• Any royalty or license fee related to the imported merchandise that the buyer is required to pay, directly or indirectly, as a condition of the sale of the imported merchandise for exportation to the United States; and
  • The proceeds of any subsequent resale, disposal, or use of the imported merchandise that accrue, directly or indirectly, to the seller.
Keep in mind that none of these are added to the invoice price if they are already in there. Also, there are exceptions for engineering work undertaken in the U.S. That is part of government policy to keep engineers off the street. We all thank the government for that.

Hands down, the item that causes the most grief for importers and the most work for Customs auditors is the "assist." An assist is defined as:

any of the following if supplied directly or indirectly, and free of charge or at reduced cost, by the buyer of imported merchandise for use in connection with the production or the sale for export to the United States of the merchandise:

  • Materials, components, parts, and similar items incorporated in the imported merchandise.
  • Tools, dies, molds, and similar items used in the production of the imported merchandise.
  • Merchandise consumed in the production of the imported merchandise.
  • Engineering, development, artwork, design work, and plans and sketches that are undertaken elsewhere than in the United States and are necessary for the production of the imported merchandise.
If you think about it for a while, it makes sense. If the buyer in the U.S. gives the seller in Taiwan all the buttons and zippers necessary to make coats, the seller does not have to go out and get them. That means the costs associated with that material will not be included in the invoice price. It also means that the invoice price is less than the actual value of the goods to the buyer. So, the buyer needs to report those materials as an assist.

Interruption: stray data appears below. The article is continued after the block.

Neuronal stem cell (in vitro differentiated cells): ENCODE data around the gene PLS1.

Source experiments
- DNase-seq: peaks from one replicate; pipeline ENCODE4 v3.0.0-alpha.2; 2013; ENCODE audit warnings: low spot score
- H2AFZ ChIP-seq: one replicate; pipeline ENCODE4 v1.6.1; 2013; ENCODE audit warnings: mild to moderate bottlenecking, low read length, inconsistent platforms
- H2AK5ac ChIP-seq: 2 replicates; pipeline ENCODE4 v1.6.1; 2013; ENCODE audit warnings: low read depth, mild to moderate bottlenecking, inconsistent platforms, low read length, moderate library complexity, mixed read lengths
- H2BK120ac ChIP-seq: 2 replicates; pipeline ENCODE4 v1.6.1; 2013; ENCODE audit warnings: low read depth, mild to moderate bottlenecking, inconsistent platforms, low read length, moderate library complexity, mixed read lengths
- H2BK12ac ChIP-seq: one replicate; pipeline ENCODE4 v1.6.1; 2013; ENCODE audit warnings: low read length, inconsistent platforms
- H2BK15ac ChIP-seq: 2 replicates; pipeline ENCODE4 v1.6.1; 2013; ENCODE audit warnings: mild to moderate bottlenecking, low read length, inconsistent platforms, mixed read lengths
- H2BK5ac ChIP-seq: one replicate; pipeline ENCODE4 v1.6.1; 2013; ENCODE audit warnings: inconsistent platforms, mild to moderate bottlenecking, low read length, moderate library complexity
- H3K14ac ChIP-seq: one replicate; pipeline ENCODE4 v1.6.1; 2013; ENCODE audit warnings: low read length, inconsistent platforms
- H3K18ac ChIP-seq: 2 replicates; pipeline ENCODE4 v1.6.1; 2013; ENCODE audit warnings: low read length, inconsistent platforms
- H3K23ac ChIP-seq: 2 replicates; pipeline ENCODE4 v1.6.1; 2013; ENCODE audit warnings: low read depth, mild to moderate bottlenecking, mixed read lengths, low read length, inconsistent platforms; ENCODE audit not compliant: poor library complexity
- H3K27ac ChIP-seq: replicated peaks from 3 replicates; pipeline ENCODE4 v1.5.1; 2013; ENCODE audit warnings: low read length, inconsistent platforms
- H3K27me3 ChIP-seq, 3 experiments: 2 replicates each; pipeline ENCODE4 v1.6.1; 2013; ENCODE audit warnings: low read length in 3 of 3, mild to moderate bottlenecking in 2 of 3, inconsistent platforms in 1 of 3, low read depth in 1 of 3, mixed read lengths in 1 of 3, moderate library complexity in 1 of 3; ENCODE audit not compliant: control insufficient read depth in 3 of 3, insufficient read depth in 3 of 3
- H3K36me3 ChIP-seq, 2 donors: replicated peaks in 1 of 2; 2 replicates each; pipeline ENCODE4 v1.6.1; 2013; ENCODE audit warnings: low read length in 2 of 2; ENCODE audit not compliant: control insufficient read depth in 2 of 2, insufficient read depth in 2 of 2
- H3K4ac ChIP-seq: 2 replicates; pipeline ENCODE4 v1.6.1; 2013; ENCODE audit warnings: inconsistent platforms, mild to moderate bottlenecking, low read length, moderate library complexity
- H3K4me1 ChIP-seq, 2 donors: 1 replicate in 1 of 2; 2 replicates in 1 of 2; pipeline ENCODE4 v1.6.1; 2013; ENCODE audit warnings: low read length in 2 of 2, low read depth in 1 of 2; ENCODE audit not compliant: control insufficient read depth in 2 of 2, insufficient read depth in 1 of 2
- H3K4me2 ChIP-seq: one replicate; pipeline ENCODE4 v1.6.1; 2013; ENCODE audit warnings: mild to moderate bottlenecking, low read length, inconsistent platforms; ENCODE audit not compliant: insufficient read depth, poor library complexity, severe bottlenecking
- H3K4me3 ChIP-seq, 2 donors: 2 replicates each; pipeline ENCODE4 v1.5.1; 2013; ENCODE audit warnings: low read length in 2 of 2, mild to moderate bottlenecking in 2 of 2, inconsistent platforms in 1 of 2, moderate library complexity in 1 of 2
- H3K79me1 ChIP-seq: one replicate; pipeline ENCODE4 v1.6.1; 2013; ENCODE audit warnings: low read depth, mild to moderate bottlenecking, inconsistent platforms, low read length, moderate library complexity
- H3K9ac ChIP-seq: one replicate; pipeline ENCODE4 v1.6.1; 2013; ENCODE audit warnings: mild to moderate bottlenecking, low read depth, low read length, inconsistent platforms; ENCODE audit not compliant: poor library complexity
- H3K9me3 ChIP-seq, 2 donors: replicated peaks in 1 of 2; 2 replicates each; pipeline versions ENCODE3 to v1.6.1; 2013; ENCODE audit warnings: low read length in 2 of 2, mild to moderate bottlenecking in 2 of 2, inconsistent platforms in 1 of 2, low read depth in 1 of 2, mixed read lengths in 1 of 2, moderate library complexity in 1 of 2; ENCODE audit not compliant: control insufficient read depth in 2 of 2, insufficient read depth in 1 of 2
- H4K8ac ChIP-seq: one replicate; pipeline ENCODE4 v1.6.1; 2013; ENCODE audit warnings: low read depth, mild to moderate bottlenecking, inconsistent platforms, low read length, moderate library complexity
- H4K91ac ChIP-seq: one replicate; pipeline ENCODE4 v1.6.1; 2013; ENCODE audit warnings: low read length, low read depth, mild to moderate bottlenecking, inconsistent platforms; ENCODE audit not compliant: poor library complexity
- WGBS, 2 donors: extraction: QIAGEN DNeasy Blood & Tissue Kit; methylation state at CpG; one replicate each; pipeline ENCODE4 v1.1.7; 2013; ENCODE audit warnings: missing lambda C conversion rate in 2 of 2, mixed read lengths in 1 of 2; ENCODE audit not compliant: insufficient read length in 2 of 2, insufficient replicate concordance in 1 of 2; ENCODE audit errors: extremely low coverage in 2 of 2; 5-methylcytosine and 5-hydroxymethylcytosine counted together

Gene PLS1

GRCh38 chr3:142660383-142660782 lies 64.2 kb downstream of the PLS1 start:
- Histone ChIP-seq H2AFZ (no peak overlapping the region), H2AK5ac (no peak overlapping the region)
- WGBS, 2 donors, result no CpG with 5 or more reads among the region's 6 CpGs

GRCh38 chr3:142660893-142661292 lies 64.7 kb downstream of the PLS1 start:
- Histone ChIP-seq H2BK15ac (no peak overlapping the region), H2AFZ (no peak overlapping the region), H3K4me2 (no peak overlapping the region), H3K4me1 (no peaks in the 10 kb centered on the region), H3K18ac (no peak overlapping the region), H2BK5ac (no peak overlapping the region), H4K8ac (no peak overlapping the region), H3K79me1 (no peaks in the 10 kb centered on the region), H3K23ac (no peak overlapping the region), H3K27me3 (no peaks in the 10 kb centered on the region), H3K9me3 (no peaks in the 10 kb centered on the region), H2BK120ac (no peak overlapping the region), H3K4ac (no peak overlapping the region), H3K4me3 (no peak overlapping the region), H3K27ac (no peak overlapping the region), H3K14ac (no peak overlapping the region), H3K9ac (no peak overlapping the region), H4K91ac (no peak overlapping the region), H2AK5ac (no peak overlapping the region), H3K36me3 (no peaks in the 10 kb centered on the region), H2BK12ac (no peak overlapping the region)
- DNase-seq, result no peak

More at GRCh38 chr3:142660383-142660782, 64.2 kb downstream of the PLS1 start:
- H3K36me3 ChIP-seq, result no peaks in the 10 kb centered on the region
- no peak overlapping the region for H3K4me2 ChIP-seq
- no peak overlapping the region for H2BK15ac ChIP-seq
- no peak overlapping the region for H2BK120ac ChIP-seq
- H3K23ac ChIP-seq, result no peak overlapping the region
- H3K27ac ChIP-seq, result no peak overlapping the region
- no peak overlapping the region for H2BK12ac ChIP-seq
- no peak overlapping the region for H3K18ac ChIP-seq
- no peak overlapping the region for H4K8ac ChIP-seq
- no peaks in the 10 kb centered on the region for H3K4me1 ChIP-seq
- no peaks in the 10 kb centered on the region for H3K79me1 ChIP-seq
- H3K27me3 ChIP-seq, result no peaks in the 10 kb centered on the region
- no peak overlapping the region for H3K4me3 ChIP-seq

Same thing applies if the buyer says, "Look, I don't have a bunch of buttons and zippers laying around. Go buys some and I'll reimburse you." Technically, this is not an assist because the buyer did not provide materials, but it is treated the same way.

Assists can be reported as a lump sum on the first entry or the value can be apportioned over a number of entries. It is up to the importer.

The value of the assist itself is the value to acquire it plus the value to transport it to the place of production. That results in the cool phenomenon that used and fully depreciated production equipment sent abroad for use in production has no value other than the cost of transportation.

This all gets very sticky very fast. For example, what about a multimillion dollar research program in Japan funded by a U.S. buyer? Or, what happens when the assist is not provided by the importer but by subsequent buyer in the U.S. Like I said, it gets sticky. I will not even venture an off-the-cuff generalization.

The other additions are important, and each has its own charm that could merit a post of their own. Maybe I'll do just that.

Stay tuned for royalties and commissions.

No comments: